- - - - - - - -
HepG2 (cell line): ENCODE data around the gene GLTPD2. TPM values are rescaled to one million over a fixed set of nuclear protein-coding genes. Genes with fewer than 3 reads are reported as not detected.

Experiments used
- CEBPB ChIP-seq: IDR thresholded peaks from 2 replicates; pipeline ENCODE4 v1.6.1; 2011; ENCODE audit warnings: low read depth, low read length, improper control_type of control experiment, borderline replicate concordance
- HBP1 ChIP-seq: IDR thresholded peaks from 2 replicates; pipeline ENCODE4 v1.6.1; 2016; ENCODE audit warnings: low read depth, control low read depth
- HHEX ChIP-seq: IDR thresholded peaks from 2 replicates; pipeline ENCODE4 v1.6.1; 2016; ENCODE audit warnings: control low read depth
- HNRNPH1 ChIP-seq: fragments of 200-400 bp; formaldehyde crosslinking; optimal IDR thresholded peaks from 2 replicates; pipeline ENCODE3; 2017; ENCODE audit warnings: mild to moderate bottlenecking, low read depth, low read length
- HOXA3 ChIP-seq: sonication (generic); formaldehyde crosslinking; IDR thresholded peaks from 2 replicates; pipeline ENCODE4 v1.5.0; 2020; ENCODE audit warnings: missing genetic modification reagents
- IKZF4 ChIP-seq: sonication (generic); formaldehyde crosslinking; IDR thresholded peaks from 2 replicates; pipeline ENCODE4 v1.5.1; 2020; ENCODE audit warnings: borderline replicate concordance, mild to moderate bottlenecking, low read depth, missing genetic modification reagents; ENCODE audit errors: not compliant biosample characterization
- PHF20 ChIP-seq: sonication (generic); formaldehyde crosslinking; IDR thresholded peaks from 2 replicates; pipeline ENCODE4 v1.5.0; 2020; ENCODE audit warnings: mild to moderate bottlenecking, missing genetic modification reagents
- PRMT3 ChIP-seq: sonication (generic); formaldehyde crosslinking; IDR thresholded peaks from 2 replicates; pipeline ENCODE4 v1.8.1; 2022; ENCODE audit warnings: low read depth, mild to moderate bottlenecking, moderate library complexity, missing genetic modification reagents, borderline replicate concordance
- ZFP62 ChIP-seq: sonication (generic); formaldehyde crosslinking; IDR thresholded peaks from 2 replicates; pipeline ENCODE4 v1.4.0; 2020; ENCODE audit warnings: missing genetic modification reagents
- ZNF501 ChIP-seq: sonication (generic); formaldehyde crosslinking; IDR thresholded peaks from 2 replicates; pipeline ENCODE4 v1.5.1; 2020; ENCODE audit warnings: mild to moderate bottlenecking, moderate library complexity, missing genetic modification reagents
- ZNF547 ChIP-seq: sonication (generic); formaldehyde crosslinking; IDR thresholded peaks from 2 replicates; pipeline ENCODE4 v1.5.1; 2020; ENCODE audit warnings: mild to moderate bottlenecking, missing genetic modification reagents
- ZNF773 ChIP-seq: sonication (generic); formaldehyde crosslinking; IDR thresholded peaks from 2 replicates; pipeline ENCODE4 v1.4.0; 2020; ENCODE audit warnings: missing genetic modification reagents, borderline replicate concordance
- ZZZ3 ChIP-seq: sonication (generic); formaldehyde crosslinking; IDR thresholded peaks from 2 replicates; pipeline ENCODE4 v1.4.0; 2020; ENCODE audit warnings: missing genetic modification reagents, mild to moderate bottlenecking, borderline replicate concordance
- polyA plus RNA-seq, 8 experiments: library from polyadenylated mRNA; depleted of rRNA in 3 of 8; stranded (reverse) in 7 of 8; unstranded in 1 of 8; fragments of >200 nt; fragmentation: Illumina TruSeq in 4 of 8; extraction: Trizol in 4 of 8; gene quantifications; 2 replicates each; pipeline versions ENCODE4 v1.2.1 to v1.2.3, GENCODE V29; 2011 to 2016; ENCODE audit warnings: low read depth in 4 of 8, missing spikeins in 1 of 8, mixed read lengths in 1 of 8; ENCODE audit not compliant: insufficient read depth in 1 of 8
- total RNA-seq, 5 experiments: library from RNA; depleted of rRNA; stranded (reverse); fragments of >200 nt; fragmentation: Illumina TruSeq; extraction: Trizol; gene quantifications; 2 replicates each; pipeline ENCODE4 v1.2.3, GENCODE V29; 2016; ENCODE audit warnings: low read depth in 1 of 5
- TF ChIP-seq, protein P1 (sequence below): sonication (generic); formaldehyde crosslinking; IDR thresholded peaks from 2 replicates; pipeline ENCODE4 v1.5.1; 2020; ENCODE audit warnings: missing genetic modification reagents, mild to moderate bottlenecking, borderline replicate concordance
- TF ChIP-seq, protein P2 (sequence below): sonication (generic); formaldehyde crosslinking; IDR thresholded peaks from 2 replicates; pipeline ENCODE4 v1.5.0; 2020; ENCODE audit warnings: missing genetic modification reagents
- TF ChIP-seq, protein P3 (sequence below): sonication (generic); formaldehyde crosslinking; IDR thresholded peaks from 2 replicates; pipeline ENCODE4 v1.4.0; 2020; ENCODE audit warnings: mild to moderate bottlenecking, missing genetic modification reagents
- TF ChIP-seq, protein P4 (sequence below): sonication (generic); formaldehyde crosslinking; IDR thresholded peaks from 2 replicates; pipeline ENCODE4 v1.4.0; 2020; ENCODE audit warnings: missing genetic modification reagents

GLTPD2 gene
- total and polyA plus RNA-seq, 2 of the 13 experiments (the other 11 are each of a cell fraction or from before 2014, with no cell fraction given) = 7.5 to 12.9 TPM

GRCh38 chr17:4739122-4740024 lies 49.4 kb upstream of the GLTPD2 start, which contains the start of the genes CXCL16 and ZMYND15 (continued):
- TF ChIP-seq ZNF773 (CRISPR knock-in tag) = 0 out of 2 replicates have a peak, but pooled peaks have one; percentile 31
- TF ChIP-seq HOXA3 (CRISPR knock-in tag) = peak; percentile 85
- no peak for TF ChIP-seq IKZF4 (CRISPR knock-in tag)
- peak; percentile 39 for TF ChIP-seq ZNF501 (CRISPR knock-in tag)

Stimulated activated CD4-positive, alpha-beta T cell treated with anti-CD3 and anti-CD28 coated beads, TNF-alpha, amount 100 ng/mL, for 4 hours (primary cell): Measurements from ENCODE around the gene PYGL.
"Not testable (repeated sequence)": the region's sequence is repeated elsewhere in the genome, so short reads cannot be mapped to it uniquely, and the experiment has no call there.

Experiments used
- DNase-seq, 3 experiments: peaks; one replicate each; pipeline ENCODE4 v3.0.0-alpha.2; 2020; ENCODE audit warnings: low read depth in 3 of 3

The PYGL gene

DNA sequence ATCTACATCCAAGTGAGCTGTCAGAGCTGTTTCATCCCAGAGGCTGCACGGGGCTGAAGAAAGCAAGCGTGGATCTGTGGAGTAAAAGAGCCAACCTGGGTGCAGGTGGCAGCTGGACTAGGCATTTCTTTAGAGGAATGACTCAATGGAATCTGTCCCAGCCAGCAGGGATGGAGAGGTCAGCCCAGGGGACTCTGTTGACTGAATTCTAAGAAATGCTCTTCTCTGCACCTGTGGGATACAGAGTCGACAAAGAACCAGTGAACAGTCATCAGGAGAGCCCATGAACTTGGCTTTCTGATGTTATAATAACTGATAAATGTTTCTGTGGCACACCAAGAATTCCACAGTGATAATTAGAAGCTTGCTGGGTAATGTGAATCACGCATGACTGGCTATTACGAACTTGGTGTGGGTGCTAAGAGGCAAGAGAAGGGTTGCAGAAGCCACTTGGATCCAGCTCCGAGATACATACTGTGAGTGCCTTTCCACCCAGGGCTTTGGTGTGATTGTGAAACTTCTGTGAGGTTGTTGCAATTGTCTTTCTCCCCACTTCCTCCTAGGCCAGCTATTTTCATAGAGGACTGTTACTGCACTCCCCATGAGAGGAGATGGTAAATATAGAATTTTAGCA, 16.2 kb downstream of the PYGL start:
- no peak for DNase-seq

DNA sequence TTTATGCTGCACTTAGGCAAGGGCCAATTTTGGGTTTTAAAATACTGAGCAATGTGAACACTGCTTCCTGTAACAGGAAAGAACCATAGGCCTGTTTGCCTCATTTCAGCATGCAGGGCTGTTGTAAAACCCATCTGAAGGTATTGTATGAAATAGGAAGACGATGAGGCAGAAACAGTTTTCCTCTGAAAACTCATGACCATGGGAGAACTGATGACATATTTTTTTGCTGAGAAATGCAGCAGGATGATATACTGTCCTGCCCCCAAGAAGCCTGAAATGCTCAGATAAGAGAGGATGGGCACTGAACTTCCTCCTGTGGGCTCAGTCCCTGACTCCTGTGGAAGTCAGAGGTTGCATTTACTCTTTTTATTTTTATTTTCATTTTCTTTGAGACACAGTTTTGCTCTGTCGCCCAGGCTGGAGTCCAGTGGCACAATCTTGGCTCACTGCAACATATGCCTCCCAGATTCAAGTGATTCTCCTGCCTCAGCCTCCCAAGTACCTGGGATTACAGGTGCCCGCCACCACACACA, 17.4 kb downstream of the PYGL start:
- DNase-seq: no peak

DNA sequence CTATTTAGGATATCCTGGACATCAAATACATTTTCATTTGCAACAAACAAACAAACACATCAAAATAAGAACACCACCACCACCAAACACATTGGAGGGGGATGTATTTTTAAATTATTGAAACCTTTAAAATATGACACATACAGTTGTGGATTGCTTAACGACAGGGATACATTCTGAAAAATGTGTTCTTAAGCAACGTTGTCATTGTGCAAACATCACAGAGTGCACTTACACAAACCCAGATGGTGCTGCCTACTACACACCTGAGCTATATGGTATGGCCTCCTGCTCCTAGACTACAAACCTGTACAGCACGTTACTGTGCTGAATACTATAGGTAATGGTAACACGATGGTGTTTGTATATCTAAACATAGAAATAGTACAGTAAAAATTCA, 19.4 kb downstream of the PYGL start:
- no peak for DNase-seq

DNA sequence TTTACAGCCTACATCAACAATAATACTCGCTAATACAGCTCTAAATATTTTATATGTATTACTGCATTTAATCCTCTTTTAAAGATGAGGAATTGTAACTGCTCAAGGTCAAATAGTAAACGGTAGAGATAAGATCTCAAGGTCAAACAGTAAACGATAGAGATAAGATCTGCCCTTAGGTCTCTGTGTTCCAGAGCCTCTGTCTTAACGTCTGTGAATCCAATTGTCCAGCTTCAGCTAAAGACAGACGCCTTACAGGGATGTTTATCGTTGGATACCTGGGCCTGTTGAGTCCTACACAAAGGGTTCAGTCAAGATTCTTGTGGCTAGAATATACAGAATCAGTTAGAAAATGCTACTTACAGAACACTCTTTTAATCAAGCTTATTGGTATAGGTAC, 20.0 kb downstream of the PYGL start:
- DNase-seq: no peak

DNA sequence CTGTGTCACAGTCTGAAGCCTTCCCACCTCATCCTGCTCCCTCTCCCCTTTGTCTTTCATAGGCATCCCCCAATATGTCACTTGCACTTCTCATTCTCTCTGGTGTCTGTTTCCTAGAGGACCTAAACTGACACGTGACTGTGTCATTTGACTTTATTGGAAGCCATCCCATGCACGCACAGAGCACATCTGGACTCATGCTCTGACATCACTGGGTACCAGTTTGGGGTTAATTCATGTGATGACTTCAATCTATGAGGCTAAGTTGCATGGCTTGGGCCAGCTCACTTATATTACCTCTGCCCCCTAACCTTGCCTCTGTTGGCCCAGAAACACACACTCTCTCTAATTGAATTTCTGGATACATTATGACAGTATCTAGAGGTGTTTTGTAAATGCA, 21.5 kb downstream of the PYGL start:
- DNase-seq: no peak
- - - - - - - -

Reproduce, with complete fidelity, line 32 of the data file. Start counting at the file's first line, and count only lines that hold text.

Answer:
- DNase-seq, 3 experiments: peaks; one replicate each; pipeline ENCODE4 v3.0.0-alpha.2; 2020; ENCODE audit warnings: low read depth in 3 of 3